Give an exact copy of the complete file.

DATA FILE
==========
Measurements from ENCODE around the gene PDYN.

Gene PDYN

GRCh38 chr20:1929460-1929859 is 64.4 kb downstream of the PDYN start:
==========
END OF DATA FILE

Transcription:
Measurements from ENCODE around the gene PDYN.

Gene PDYN

GRCh38 chr20:1929460-1929859 is 64.4 kb downstream of the PDYN start: